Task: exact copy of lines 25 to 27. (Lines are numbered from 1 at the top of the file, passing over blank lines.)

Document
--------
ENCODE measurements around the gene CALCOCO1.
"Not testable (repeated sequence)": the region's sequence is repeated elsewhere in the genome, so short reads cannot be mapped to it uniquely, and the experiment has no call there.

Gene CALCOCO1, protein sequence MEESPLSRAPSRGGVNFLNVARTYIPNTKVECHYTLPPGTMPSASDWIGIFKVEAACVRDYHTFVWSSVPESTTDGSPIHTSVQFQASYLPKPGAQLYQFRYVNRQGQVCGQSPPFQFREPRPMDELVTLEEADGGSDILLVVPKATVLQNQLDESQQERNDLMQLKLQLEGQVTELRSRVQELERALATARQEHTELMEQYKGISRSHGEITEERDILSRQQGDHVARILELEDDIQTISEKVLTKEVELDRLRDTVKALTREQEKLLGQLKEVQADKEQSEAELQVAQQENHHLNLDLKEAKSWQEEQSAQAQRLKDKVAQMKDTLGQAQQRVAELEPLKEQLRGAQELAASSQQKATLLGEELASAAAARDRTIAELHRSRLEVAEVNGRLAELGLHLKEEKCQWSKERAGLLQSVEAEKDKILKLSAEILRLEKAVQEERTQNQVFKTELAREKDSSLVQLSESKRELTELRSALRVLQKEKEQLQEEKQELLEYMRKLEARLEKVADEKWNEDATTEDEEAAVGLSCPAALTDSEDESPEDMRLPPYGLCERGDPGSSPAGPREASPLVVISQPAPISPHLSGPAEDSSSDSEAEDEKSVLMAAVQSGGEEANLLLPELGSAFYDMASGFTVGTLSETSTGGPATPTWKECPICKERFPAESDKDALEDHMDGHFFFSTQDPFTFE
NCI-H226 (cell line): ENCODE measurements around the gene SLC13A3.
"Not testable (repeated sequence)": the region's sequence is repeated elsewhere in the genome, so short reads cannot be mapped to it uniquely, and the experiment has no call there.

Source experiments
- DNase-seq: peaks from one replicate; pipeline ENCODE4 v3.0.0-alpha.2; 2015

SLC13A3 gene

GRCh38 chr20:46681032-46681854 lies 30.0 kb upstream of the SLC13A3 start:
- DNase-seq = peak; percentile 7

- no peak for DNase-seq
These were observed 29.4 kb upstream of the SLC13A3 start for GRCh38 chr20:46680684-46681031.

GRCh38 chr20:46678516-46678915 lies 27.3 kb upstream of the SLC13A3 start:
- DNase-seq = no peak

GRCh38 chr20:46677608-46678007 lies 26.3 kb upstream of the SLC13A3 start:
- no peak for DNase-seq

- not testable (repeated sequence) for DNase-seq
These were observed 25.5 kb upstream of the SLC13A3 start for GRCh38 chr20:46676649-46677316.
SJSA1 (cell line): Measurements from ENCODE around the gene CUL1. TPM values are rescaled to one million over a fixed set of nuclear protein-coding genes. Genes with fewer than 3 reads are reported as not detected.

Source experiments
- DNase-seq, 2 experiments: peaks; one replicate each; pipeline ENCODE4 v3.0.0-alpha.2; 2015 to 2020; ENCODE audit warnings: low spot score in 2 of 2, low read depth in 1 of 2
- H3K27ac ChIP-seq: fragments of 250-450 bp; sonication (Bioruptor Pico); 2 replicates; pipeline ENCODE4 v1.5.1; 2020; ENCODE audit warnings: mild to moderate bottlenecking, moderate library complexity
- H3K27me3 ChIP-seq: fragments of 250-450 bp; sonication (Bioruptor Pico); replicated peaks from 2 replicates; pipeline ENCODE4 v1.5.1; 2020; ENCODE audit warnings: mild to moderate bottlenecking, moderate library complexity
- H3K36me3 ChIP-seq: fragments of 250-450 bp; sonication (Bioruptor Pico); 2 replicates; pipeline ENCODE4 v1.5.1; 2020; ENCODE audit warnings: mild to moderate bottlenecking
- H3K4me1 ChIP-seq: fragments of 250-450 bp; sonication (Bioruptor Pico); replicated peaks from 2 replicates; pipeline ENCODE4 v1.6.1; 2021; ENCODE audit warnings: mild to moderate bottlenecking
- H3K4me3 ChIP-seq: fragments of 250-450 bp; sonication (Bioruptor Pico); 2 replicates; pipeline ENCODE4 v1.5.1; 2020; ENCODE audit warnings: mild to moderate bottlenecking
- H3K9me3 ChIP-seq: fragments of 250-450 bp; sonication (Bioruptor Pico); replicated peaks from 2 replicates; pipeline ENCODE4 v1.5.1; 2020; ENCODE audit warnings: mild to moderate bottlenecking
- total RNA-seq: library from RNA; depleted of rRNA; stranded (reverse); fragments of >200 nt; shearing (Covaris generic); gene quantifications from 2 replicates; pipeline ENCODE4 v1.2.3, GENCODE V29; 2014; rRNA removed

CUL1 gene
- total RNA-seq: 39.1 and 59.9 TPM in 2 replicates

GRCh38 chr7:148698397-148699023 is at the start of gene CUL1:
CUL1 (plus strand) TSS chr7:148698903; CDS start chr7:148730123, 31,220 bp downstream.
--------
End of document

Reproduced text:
- H3K4me1 ChIP-seq: fragments of 250-450 bp; sonication (Bioruptor Pico); replicated peaks from 2 replicates; pipeline ENCODE4 v1.6.1; 2021; ENCODE audit warnings: mild to moderate bottlenecking
- H3K4me3 ChIP-seq: fragments of 250-450 bp; sonication (Bioruptor Pico); 2 replicates; pipeline ENCODE4 v1.5.1; 2020; ENCODE audit warnings: mild to moderate bottlenecking
- H3K9me3 ChIP-seq: fragments of 250-450 bp; sonication (Bioruptor Pico); replicated peaks from 2 replicates; pipeline ENCODE4 v1.5.1; 2020; ENCODE audit warnings: mild to moderate bottlenecking